Jeremy Robertson, 33, was shot four times as he was scaling a fence in an attempt to escape detectives dressed in shorts and T-shirts who worked in the department’s now-disbanded Repeat Offender Project. They were trying to arrest him in connection with a parole violation in an auto theft case, according to the lawsuit.
Police said a gun was found near Robertson’s body.
The suit cited the following factors that led to the shooting – plainclothes detectives serving arrest warrants, expired and ineffective less lethal weapons, the career histories of the involved officers and the practice of allowing Albuquerque police to investigate themselves.
“The city continues to defend and evaluate lawsuits on a case-by-case basis, which sometimes includes reaching a settlement,” City Attorney Jessica Hernandez said in a statement. “Once the Robertson lawsuit has been served and received by the legal department, we will thoroughly review and evaluate the complaint.”
Laura Schauer Ives, an attorney representing Robertson’s family, said a less-lethal Taser weapon used during the arrest attempt was three years past its expiration date and was ineffective, leading officers to then use deadly force.
Albuquerque police also used an expired Taser weapon in the fatal shooting of James Boyd, according to the lawsuit. Two officers are now facing second-degree murder charges for that shooting.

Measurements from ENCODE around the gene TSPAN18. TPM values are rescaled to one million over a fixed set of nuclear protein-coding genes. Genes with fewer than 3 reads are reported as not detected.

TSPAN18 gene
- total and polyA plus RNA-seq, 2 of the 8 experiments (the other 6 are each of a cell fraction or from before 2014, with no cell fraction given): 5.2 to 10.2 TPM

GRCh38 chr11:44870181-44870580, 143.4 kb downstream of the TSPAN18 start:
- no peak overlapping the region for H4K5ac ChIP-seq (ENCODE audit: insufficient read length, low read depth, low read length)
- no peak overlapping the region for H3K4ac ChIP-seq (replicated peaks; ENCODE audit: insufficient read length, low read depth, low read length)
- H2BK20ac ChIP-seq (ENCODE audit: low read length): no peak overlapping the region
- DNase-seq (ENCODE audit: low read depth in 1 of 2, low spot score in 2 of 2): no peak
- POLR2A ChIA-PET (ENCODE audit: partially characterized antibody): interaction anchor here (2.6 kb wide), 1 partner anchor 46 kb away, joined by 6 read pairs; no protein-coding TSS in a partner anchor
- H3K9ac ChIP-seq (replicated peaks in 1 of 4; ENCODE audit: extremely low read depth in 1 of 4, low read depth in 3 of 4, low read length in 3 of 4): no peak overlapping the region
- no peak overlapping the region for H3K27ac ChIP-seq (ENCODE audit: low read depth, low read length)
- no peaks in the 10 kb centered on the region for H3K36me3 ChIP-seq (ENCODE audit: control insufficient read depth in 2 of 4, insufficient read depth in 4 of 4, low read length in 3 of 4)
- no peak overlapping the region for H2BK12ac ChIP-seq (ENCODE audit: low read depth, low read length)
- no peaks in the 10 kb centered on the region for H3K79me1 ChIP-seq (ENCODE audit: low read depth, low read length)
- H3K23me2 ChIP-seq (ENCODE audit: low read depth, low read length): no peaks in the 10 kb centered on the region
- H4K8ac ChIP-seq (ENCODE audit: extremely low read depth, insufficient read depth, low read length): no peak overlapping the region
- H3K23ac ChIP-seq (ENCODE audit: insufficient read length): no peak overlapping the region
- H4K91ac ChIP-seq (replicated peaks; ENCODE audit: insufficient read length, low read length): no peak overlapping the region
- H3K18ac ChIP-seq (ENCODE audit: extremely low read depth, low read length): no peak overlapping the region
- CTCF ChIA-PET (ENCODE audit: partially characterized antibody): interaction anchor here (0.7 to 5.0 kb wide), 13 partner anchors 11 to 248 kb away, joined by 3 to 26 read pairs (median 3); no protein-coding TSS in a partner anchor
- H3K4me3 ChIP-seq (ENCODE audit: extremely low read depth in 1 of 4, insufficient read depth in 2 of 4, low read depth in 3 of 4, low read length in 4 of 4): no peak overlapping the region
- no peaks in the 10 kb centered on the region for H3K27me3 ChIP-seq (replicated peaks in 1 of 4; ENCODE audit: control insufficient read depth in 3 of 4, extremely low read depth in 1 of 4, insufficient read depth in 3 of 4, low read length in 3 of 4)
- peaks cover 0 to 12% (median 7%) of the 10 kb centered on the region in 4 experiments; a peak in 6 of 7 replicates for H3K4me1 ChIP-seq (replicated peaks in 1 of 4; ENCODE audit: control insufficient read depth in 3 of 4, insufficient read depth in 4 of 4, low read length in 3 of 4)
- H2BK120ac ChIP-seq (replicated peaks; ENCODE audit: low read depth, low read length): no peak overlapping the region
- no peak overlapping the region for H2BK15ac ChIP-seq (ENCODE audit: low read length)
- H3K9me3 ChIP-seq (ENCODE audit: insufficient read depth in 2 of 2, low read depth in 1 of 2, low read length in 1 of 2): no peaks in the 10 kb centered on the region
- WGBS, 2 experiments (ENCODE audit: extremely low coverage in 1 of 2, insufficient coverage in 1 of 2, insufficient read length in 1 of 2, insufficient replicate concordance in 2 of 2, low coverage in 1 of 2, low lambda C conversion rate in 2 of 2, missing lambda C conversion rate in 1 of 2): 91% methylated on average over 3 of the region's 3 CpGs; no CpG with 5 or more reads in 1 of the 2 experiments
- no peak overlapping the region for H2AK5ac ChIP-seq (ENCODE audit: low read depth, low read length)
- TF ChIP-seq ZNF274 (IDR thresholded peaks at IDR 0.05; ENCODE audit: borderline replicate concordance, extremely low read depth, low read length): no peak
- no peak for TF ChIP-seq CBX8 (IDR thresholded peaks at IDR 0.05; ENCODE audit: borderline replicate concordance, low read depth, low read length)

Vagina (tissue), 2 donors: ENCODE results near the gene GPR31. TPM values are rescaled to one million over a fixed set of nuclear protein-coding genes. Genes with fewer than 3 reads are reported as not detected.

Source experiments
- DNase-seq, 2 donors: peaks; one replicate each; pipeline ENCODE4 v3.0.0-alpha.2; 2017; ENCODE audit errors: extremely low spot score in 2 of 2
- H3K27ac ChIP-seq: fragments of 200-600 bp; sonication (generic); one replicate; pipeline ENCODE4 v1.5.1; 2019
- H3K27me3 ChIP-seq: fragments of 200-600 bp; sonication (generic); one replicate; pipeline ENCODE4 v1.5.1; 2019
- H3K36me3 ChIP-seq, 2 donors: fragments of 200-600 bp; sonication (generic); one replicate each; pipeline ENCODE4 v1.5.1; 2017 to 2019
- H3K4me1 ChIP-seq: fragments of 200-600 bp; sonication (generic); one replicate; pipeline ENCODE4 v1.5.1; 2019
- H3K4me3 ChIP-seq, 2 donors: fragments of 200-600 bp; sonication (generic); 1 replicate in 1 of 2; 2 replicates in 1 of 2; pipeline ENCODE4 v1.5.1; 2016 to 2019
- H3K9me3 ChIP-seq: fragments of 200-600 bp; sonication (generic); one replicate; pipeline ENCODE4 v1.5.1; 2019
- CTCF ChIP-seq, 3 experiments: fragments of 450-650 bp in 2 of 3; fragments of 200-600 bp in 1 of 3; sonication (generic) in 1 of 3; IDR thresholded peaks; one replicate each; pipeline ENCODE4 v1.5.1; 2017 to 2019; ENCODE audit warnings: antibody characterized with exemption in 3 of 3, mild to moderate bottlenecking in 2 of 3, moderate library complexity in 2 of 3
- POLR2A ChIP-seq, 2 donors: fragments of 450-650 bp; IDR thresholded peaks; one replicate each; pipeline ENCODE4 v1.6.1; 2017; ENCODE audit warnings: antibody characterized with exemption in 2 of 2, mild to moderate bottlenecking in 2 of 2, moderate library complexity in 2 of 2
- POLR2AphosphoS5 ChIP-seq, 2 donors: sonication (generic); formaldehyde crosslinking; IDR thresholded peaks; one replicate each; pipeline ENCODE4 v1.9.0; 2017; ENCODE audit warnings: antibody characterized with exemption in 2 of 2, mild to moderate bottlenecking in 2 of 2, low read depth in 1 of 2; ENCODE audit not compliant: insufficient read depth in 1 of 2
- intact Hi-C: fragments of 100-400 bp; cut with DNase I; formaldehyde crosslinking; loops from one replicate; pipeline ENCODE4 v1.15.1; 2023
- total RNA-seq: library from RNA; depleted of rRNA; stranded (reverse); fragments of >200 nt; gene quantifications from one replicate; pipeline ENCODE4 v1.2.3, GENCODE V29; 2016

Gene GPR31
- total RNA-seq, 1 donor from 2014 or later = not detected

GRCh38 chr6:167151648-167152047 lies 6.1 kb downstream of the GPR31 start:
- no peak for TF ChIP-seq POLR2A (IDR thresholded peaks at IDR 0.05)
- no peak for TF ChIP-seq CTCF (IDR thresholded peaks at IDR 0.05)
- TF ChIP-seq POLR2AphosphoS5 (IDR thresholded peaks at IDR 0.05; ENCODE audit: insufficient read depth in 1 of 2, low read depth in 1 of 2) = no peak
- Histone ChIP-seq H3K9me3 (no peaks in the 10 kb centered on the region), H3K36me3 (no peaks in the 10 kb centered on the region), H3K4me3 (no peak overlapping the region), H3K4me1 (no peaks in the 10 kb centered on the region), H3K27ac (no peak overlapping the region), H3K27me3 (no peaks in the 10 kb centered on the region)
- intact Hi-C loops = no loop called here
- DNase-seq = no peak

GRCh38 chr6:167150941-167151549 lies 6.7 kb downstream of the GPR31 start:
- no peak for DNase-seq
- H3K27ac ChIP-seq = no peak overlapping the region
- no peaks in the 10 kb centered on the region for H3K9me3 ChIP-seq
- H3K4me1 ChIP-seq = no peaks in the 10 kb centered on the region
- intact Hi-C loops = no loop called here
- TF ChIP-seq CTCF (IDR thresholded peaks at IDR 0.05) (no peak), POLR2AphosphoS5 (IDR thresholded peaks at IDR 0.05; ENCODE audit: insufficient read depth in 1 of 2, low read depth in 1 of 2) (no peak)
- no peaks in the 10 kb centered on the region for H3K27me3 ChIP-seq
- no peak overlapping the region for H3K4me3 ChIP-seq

As Robertson fled from a gas station, ROP detectives chased him through the streets near Central and Eubank before SWAT officers Ramon Ornelas and Anthony Sedler each shot Robertson with their rifles as he was climbing a fence. They had been called to the scene by ROP Detective Russell Carter.
The lawsuit said that Carter has fired his weapons in the line of duty eight times, killing people twice. Ornelas has been involved in two shootings and also was the officer who shot Boyd with bean bags after he had been fatally wounded. Sedler has been involved in three fatal shootings.
The three officers “are representative of a culture of aggression at APD, emboldened by city policy makers’ failure to adopt adequate policies, provide adequate training, screen officers for placement on specialized units and discipline officers who utilize excessive force,” the suit states.
In 2011, Sedler shot and killed Chris Hinz. A grand jury investigating that shooting recommended that a different agency review Albuquerque police policies that govern how they investigate police shootings. The grand jury didn’t exonerate or recommend charges against Sedler.
Kayla Anderson, a spokeswoman for the District Attorney’s Office, said in an email that “it is believed” the district attorney informed then-Albuquerque police Chief Ray Schultz of the grand jury’s recommendation. She said prosecutors didn’t have jurisdiction to use the recommendation.
Albuquerque police currently lead investigations into its officers who shoot people. But an APD policy calls for officers from State Police, Bernalillo County and Rio Rancho to have some role in the investigations.
The lawsuit, filed in state district court last week, is seeking damages for Robertson’s family.
Ives said another goal of the lawsuit is to create a new police policy that would prohibit officers from serving arrest warrants in plain clothes.
“It creates a dangerous situations because the officers look like anybody else,” she said. “They are just regular guys with guns.”